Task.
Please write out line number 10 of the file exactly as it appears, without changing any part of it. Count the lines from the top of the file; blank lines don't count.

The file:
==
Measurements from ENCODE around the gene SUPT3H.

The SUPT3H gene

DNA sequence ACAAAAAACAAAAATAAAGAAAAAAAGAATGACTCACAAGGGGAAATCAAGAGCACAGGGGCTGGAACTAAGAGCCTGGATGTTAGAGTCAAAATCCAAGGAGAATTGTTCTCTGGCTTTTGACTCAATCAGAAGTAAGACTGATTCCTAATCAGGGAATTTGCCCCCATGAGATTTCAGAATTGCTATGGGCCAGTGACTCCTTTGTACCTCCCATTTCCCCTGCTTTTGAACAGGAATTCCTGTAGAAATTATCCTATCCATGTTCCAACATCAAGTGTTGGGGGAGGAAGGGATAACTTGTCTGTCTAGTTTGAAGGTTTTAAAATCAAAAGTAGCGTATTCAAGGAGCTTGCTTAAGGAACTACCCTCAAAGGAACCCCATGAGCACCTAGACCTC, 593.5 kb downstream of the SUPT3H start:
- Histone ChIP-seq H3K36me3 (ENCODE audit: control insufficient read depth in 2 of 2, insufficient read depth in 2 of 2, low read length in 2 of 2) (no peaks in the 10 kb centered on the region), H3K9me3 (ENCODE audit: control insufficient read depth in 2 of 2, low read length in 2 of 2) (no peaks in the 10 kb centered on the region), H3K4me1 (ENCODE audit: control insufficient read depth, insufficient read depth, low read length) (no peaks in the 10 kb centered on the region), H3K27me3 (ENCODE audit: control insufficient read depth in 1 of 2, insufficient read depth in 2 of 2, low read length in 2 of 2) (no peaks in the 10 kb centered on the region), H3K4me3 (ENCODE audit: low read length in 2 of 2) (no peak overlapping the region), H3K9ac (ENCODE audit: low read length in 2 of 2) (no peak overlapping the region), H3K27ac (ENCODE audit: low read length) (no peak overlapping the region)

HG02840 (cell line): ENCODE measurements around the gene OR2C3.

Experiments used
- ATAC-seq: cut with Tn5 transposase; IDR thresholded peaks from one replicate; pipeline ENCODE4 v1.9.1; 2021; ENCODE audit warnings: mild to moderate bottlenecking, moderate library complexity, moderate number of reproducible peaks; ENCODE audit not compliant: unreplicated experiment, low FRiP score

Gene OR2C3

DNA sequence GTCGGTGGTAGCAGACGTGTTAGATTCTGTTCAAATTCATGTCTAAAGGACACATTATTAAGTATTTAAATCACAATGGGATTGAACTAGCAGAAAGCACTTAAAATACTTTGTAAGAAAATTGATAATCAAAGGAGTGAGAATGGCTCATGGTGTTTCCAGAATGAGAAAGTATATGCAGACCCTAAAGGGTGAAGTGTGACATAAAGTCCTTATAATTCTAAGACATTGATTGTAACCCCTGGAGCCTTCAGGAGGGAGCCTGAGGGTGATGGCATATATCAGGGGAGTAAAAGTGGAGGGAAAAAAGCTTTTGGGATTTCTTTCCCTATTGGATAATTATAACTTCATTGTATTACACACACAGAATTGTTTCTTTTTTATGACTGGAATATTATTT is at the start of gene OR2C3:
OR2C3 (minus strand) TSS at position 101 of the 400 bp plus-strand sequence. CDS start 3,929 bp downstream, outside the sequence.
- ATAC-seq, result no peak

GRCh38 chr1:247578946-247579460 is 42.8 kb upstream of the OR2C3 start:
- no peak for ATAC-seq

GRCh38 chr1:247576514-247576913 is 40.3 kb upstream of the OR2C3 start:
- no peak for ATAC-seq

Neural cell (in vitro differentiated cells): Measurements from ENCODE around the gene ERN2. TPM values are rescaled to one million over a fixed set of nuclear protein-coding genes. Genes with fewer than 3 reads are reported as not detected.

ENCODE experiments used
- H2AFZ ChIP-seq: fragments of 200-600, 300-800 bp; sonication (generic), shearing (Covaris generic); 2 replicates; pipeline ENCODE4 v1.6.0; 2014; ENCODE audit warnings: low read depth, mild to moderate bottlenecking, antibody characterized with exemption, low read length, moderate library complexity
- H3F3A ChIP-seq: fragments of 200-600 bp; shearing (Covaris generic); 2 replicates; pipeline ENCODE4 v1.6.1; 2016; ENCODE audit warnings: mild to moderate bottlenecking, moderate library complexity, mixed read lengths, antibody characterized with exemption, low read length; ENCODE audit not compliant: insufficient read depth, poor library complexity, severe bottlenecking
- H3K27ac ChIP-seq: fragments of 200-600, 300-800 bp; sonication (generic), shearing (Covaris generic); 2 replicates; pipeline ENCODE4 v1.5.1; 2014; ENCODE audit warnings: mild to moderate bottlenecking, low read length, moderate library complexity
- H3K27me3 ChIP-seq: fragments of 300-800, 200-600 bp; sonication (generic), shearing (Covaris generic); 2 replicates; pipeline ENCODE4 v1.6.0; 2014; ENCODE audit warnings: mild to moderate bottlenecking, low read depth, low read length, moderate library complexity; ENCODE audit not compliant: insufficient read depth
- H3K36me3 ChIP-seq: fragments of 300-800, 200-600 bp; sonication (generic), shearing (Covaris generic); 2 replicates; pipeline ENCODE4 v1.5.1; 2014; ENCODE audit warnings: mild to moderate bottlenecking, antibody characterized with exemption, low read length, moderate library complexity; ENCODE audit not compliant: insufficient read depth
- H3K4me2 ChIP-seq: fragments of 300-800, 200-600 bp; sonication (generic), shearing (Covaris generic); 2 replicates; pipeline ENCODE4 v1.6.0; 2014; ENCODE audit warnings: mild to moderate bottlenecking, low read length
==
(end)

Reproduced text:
OR2C3 (minus strand) TSS at position 101 of the 400 bp plus-strand sequence. CDS start 3,929 bp downstream, outside the sequence.